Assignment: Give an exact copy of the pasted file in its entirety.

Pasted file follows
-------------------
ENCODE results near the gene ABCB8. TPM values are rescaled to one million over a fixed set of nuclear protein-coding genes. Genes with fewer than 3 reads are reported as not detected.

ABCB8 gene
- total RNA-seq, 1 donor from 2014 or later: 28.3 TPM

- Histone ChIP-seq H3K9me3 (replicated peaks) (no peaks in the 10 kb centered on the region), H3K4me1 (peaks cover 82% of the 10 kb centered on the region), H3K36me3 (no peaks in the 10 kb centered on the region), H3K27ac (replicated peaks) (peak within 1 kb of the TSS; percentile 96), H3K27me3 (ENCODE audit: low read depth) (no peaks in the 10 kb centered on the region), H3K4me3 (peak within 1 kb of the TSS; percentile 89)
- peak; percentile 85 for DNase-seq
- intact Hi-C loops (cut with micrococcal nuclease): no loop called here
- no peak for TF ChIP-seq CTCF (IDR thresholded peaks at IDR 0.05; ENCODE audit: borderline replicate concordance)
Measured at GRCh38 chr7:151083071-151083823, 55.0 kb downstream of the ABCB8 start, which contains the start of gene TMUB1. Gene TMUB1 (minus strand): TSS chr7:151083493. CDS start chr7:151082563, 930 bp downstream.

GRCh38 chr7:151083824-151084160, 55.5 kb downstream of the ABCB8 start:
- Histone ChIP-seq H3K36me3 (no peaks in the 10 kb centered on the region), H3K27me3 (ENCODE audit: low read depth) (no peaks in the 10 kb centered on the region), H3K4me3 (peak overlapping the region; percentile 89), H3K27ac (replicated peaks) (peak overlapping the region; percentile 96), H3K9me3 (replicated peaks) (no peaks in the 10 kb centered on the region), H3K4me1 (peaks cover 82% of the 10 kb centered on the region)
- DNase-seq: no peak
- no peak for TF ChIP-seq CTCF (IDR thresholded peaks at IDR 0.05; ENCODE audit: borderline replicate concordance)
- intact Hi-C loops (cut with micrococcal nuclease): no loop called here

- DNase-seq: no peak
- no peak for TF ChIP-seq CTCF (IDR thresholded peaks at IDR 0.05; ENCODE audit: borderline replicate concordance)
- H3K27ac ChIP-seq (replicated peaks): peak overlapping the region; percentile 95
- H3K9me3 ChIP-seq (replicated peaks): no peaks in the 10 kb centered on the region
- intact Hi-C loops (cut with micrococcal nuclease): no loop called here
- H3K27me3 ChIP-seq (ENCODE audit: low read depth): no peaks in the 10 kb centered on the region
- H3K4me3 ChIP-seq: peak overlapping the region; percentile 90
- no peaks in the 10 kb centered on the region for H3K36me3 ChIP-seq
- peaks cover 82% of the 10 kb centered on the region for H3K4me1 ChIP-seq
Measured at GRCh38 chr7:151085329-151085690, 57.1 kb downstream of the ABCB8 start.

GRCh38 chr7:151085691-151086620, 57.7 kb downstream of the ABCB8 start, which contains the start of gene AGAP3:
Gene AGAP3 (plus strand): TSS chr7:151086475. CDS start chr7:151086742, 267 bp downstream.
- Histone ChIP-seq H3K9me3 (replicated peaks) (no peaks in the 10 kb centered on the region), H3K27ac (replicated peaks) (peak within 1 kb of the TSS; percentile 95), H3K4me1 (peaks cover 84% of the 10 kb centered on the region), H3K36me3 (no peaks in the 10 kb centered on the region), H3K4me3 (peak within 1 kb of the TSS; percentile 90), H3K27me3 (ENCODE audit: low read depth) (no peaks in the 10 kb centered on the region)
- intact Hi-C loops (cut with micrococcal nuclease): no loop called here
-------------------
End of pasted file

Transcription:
ENCODE results near the gene ABCB8. TPM values are rescaled to one million over a fixed set of nuclear protein-coding genes. Genes with fewer than 3 reads are reported as not detected.

ABCB8 gene
- total RNA-seq, 1 donor from 2014 or later: 28.3 TPM

- Histone ChIP-seq H3K9me3 (replicated peaks) (no peaks in the 10 kb centered on the region), H3K4me1 (peaks cover 82% of the 10 kb centered on the region), H3K36me3 (no peaks in the 10 kb centered on the region), H3K27ac (replicated peaks) (peak within 1 kb of the TSS; percentile 96), H3K27me3 (ENCODE audit: low read depth) (no peaks in the 10 kb centered on the region), H3K4me3 (peak within 1 kb of the TSS; percentile 89)
- peak; percentile 85 for DNase-seq
- intact Hi-C loops (cut with micrococcal nuclease): no loop called here
- no peak for TF ChIP-seq CTCF (IDR thresholded peaks at IDR 0.05; ENCODE audit: borderline replicate concordance)
Measured at GRCh38 chr7:151083071-151083823, 55.0 kb downstream of the ABCB8 start, which contains the start of gene TMUB1. Gene TMUB1 (minus strand): TSS chr7:151083493. CDS start chr7:151082563, 930 bp downstream.

GRCh38 chr7:151083824-151084160, 55.5 kb downstream of the ABCB8 start:
- Histone ChIP-seq H3K36me3 (no peaks in the 10 kb centered on the region), H3K27me3 (ENCODE audit: low read depth) (no peaks in the 10 kb centered on the region), H3K4me3 (peak overlapping the region; percentile 89), H3K27ac (replicated peaks) (peak overlapping the region; percentile 96), H3K9me3 (replicated peaks) (no peaks in the 10 kb centered on the region), H3K4me1 (peaks cover 82% of the 10 kb centered on the region)
- DNase-seq: no peak
- no peak for TF ChIP-seq CTCF (IDR thresholded peaks at IDR 0.05; ENCODE audit: borderline replicate concordance)
- intact Hi-C loops (cut with micrococcal nuclease): no loop called here

- DNase-seq: no peak
- no peak for TF ChIP-seq CTCF (IDR thresholded peaks at IDR 0.05; ENCODE audit: borderline replicate concordance)
- H3K27ac ChIP-seq (replicated peaks): peak overlapping the region; percentile 95
- H3K9me3 ChIP-seq (replicated peaks): no peaks in the 10 kb centered on the region
- intact Hi-C loops (cut with micrococcal nuclease): no loop called here
- H3K27me3 ChIP-seq (ENCODE audit: low read depth): no peaks in the 10 kb centered on the region
- H3K4me3 ChIP-seq: peak overlapping the region; percentile 90
- no peaks in the 10 kb centered on the region for H3K36me3 ChIP-seq
- peaks cover 82% of the 10 kb centered on the region for H3K4me1 ChIP-seq
Measured at GRCh38 chr7:151085329-151085690, 57.1 kb downstream of the ABCB8 start.

GRCh38 chr7:151085691-151086620, 57.7 kb downstream of the ABCB8 start, which contains the start of gene AGAP3:
Gene AGAP3 (plus strand): TSS chr7:151086475. CDS start chr7:151086742, 267 bp downstream.
- Histone ChIP-seq H3K9me3 (replicated peaks) (no peaks in the 10 kb centered on the region), H3K27ac (replicated peaks) (peak within 1 kb of the TSS; percentile 95), H3K4me1 (peaks cover 84% of the 10 kb centered on the region), H3K36me3 (no peaks in the 10 kb centered on the region), H3K4me3 (peak within 1 kb of the TSS; percentile 90), H3K27me3 (ENCODE audit: low read depth) (no peaks in the 10 kb centered on the region)
- intact Hi-C loops (cut with micrococcal nuclease): no loop called here